We befriended a couple of Bolivians, an American who is soon to visit London, and the aforementioned Brit who had moved here. It was a lovely atmosphere at the top and because there were so few of us, we were all chatting away to each other.
The sunrise started with a red and orange tinge on the horizon and slowly lit up the entire city. Again, this was the first time that Martin and I had seen it in daylight, so we were stunned. The other four of our party had gone up Sugarloaf mountain the previous day, and made comments about how the view here is much better.
Rio has mountains scattered throughout the city, which is part of what makes it one of my favourite cities, but for the sunrise this meant that the rays would seep through the gaps in the rocks, making a very picturesque scene.
When we had arrived on the top, Martin dropped our torch. It was now light enough to see whether the bushes had caught it below, but this did require us to descend a very steep part of the rock, which then turned into a cliff. With hindsight, we probably shouldn’t have done that. To get back up, Martin went on his bum and I spidermanned.
As we were hiking back down we heard lots of gunfire, followed by sirens, then lots more bursts of gunfire. We couldn’t stay up there all day so we continued on, towards the sound of gunfire. We hid in the trees whilst we tried to find an uber, but whilst there were many in Copacabana near the hostel, there weren’t any here. So instead, we walked. We stuck together as a group of 6 and walked down the hill to the entrance of the favela. It had a really lovely sense of community, and everyone we passed said good morning to us (in Portuguese). The houses looked decent; it actually reminded me a lot of Morden, an area in London.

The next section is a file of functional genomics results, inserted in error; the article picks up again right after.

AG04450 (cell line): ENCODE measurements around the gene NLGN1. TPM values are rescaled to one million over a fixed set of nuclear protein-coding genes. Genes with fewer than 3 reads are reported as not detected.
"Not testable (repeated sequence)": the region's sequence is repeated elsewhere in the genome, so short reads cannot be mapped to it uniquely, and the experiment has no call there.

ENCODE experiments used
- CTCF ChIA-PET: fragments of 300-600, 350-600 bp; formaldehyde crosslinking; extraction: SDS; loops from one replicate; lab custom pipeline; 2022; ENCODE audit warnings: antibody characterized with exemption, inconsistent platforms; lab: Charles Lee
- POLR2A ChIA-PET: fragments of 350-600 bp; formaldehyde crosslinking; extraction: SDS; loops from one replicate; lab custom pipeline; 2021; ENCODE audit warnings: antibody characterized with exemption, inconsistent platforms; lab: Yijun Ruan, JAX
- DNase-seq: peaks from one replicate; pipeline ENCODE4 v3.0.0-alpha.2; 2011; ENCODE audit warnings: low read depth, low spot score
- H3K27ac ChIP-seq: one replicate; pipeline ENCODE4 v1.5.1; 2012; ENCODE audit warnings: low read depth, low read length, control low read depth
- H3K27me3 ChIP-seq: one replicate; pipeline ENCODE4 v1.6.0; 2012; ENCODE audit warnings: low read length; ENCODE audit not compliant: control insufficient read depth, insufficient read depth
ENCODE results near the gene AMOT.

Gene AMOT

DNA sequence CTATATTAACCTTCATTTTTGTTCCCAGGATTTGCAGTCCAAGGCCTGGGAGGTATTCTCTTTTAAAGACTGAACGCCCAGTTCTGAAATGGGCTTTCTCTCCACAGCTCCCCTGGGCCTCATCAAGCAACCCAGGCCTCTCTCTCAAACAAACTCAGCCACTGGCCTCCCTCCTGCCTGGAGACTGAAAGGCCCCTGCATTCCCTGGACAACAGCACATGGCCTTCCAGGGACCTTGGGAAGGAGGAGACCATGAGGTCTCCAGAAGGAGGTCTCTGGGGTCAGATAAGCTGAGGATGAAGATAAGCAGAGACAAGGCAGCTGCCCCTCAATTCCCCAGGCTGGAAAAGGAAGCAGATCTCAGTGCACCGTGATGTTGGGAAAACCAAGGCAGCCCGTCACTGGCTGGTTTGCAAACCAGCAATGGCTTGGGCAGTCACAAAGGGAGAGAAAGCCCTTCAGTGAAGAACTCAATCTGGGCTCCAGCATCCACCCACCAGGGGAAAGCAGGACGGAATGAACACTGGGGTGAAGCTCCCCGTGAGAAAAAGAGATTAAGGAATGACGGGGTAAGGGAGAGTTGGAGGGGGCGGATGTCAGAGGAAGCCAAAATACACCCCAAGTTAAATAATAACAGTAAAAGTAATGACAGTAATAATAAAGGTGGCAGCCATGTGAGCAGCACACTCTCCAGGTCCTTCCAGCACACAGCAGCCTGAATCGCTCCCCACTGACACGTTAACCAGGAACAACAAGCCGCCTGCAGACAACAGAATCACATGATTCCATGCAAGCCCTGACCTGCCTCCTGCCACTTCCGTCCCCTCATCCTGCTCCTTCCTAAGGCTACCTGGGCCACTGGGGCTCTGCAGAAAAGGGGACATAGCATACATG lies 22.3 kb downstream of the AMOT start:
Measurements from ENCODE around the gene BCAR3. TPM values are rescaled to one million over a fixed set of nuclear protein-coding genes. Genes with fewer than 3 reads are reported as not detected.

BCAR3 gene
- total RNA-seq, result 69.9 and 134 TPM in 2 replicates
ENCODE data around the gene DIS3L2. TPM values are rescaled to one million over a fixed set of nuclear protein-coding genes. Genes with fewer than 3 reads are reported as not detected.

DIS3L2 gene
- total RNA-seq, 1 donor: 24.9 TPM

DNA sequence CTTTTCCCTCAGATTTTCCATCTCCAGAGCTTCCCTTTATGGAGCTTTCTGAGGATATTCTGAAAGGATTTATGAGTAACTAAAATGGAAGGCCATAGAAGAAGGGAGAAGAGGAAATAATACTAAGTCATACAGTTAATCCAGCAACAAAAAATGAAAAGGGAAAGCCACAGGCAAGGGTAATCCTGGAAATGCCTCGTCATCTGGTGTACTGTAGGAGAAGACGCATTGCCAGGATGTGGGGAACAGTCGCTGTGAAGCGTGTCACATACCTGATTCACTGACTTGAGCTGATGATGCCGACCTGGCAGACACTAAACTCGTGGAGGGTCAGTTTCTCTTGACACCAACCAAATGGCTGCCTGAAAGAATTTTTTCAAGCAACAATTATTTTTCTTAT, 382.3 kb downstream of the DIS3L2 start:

At the entrance, we were able to find an uber to take us back towards the city centre so that we could have a big but earned breakfast feast.
Info: As I mentioned earlier in the post, don’t be afraid of this favela. I don’t know about others, but this one was perfectly safe, despite the dodgy bloke at the beginning, the boy with the assault rifle and the ominous sounds of gunfire. I actually felt safer here than the touristy parts like Copacabana, where locals target tourists. Dois Irmaos is on the edge of the city and is not as tourist trodden as Sugarloaf and Christ the Redeemer, so you don’t have to pay for the views here, which, having been at the top of all three, are the best at Dois Irmaos. I think it will soon be much more popular as people start to realise how much better it is. The hike took about an hour, but with a smaller group it would be faster. Once you found the trail, it was very obvious for the rest of the hike. On the way down it gave some great views of the suburbs of the city.
Product of the week: This hike is completely free, so the only costs are getting there. Uber is the best way to get around Brazil, we have found in Rio and in Sao Paulo when we were there. They are everywhere and are so cheap! A 20 minute journey might cost you the equivalent of £3.
Tip of the week: Do a night hike for sunrise! It is so worth the crappy early morning wake up for the epic views you get as the sun comes up. Put this on your bucket list.